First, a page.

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Rep. Boebert's outburst was certainly not the first time a State of the Union has been disrupted

State of the Union Boebert
Posted at 5:11 PM, Mar 02, 2022

DENVER — Congresswoman Lauren Boebert made headlines Tuesday for an outburst during President Joe Biden’s State of the Union address.

The president was speaking about the support he would like to provide for veterans, including expanding the eligibility to VA benefits for nine additional respiratory cancers.

“A cancer that would put them in a flag-draped coffin,” the President said.

Right as the president was about to mention his son, Major Beau Biden, who died from brain cancer, Boebert yelled out, “You put them in, 13 of them.”

The Republican congresswoman who represents Colorado's 3rd congressional district, was alluding to the soldiers who were killed during the U.S. withdrawal from Afghanistan last year.

Along with the outburst, Boebert wore a shall that read, “Drill baby drill,” on the back.

Boebert and Congresswoman Marjorie Taylor Greene, R-Ga., were also heard chanting, “Build the wall!” when the president was speaking about immigration and border security.

After the address, congressman Jason Crow, who represents Colorado's 6th congressional district, condemned the outburst, saying his Republican colleague doesn’t know what she’s doing and doesn’t understand service or sacrifice.

“What becomes increasingly clear is the level of her depravity, which is deep. In enduring a moment where the President was trying to honor our fallen as the commander in chief, a very somber moment that both Republicans and Democrats were recognizing and reflecting on, she took it upon herself to show politics and try to interrupt the President's speech, which was entirely inappropriate,” Crow said.

Boebert doubled down on her outburst on Twitter saying, “When Biden said flag draped coffins I couldn't stay silent. I told him directly he did it. He put 13 in there. Our heroic servicemen and women deserve so much better.”

Traditionally, presidential addresses to Congress are treated with a certain amount of decorum. It’s one of the few moments each year when the American public and others from around the world hang on the president’s words.

“This is an event where people are supposed to put their best foot forward, really, and so having some respect for the person who's giving the speech and some sense of the importance of the occasion does matter,” said Elizabeth Skewes, the chair of the journalism department at the University of Colorado at Boulder.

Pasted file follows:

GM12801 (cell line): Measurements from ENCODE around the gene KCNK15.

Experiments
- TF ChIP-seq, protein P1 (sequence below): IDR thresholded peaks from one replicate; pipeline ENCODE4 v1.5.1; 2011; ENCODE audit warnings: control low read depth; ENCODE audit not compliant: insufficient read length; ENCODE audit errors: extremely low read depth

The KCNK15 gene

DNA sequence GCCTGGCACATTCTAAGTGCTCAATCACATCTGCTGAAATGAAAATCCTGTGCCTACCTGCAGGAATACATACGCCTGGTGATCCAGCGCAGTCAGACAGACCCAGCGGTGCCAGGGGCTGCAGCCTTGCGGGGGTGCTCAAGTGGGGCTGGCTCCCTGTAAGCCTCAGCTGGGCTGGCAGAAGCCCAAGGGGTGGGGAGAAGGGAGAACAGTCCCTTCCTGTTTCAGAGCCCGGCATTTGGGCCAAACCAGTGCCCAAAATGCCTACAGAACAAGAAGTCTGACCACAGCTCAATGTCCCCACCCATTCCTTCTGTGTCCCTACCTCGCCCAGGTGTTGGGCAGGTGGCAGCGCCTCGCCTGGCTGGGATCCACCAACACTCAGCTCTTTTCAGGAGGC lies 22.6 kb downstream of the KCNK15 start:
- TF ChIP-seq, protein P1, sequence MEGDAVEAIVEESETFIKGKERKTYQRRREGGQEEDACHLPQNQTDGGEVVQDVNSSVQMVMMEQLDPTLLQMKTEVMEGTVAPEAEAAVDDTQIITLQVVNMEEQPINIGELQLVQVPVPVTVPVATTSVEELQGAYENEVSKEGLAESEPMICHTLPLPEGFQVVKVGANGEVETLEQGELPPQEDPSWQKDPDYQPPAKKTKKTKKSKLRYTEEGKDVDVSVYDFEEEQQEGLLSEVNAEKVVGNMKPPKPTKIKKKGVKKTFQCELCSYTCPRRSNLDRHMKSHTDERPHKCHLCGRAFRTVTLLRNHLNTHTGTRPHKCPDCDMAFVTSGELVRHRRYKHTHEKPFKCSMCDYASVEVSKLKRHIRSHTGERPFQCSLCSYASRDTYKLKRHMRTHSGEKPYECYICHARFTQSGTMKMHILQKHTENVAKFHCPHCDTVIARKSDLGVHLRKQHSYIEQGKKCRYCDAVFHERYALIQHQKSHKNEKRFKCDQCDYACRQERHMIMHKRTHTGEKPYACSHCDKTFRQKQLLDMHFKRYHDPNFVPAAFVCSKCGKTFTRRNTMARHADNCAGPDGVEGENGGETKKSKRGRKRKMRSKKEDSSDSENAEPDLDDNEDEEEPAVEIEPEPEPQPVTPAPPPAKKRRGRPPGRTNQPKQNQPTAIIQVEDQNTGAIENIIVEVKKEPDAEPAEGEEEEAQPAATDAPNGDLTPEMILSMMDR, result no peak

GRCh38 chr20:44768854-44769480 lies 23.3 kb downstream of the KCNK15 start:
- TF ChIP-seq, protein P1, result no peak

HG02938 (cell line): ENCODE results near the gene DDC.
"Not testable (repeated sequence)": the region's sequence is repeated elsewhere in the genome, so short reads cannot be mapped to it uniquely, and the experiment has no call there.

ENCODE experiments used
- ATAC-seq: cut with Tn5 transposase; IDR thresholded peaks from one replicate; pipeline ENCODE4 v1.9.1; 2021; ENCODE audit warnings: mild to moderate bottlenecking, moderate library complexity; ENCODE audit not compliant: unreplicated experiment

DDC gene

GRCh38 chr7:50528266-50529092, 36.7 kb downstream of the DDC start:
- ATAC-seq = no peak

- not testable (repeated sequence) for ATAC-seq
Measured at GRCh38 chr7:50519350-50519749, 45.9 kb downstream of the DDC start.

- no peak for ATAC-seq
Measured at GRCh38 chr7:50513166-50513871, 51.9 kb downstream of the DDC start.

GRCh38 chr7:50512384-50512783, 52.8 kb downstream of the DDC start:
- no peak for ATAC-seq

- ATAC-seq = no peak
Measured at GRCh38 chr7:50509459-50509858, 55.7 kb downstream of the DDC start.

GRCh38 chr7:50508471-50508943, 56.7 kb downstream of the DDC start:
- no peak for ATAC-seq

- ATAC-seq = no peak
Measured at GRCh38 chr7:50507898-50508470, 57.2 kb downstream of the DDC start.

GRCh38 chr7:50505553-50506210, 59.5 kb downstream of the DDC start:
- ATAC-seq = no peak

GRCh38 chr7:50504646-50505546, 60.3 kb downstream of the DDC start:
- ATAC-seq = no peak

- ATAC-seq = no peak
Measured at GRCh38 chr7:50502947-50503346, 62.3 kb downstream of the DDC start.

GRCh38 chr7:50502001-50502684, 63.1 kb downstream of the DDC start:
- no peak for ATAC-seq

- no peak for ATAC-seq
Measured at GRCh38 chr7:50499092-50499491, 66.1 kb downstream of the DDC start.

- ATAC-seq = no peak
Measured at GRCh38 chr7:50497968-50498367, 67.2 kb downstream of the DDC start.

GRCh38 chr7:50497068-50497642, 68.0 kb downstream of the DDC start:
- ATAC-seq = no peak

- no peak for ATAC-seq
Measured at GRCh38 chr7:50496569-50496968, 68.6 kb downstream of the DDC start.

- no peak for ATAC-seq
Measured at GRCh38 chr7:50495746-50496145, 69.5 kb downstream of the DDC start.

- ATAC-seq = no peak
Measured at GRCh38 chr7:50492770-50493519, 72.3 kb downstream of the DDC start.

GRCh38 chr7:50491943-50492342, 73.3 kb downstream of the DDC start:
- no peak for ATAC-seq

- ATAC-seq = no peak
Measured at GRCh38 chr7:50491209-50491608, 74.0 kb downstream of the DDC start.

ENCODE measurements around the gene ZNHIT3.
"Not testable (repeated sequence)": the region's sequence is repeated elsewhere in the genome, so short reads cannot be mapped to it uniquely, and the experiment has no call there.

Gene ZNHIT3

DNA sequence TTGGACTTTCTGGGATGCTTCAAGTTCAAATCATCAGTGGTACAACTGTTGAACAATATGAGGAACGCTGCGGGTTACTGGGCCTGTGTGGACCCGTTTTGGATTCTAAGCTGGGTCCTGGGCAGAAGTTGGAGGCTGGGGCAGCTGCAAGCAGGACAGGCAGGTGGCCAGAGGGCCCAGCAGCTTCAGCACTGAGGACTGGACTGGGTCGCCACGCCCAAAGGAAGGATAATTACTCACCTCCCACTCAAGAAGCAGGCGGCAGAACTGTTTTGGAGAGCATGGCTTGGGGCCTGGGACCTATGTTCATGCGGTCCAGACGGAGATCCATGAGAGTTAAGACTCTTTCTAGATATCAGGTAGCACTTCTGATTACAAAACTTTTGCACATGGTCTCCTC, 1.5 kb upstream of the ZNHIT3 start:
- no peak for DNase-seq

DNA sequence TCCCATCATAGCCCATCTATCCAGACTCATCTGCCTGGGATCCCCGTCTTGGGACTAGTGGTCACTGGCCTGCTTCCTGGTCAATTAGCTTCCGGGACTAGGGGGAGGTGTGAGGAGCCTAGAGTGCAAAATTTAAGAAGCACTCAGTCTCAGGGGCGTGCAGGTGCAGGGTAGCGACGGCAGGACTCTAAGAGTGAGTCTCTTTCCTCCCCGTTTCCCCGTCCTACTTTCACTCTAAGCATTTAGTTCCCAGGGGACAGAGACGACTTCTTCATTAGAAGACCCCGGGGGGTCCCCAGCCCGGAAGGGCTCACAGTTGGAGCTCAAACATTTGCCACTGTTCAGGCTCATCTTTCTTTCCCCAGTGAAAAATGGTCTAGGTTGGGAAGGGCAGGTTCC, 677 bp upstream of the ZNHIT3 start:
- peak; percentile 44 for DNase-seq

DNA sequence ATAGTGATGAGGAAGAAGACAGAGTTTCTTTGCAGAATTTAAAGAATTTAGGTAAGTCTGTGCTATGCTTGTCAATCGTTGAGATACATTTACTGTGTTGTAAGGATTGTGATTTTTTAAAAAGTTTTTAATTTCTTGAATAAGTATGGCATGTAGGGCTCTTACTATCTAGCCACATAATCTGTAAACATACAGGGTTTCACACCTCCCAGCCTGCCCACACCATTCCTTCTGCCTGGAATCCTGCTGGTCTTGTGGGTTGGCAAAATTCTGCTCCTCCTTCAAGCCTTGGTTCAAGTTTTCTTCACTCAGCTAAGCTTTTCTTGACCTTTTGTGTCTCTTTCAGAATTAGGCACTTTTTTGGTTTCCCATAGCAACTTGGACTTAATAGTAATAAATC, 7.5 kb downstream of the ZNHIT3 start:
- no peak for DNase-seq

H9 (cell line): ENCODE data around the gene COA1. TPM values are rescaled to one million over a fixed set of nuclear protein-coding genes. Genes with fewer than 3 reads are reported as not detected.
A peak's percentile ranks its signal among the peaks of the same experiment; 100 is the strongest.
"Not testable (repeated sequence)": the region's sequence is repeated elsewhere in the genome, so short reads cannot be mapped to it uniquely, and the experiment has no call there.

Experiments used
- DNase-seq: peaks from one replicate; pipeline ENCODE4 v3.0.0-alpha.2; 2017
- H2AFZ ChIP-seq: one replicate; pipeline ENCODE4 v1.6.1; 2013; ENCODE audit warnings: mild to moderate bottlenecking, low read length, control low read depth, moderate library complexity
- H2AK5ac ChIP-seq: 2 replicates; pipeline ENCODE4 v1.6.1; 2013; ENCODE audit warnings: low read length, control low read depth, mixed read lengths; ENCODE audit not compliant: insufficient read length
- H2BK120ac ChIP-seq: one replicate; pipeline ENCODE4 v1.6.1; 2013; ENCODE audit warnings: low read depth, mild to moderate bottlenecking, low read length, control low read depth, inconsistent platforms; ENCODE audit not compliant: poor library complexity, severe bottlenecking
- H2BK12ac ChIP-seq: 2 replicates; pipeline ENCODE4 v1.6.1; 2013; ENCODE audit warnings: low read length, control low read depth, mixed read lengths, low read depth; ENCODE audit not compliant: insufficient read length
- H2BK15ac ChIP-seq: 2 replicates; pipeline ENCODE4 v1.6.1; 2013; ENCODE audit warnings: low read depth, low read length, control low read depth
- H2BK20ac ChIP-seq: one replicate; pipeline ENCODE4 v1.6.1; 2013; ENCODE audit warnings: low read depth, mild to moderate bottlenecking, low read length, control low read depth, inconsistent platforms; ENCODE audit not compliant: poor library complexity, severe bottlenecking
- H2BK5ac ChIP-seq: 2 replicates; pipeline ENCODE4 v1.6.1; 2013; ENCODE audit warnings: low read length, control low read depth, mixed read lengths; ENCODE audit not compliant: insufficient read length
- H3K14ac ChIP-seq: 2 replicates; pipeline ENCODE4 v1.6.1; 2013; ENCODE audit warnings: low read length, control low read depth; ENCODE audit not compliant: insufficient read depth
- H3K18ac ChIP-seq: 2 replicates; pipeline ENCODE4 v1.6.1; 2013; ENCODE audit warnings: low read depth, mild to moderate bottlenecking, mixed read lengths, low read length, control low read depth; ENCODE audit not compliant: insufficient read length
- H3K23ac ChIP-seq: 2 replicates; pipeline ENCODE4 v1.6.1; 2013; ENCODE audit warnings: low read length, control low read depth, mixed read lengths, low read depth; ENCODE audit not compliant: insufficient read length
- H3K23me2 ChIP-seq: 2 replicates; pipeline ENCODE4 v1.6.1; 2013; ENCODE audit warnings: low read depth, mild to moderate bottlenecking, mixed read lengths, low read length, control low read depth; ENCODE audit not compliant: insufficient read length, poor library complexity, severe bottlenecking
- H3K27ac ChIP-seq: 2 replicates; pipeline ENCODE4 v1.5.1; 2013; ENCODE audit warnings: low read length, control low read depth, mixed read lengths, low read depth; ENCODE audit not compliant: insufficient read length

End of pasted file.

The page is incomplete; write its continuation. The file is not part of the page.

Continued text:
Historically, members of Congress have shown their approval or disapproval for the president’s policies by either standing and clapping or staying seated and silent during different moments of the speech.

However, Boebert’s outburst was not the first time a member of Congress has disrupted a presidential address.

“I think it speaks to kind of the breakdown of civil discourse in politics, which I think is damaging overall,” Skewers said. “To the degree that things like this remove civility out of our politics, it makes it harder to do the work that Americans have elected these people to office to do.”

In 2005 while delivering his State of the Union Address, President George W. Bush was loudly booed as he spoke about the Social Security system, saying it would be bankrupt by 2042.

Four years later in 2009, Congressman Joe Wilson, R-SC, yelled at President Obama as he spoke to Congress about his health care plan and insisted undocumented immigrants would not be covered.

“Wilson did apologize after the fact saying that his emotions got the best of him and he did reach out to the President and apologize. I would be surprised if an apology is forthcoming from Congresswoman Boebert,” said Michael Berry, the chair of the political science department at the University of Colorado at Denver.

The next year, in 2010, there was another memorable but much more subtle moment when Supreme Court Justice Samuel Alito was caught on camera shaking his head and mouthing, “Not true,” as President Obama spoke about the Supreme Court’s Citizen’s United decision.

More recently, in 2020 there was a lot of attention given to a perceived snub by President Donald Trump after he either intentionally or unintentionally rebuffed an attempt by Speaker Nancy Pelosi to shake his hand.

After the speech, Pelosi was seen on camera tearing up her copy of the speech and tossing it aside.

“That was after the speech had concluded,” Berry said. “So, I think there are some differences between kind of a more a more silent kind of act like what Pelosi did with the tearing of the speech in half as opposed to a verbal outburst.”

Last year, Boebert also grabbed social media headlines when she loudly opened up a space blanket during a portion of President Biden’s joint address to Congress when he was talking about immigration.

Despite this, Berry still considers congressional outbursts to be rare and hopes it stays that way for the sake of civility.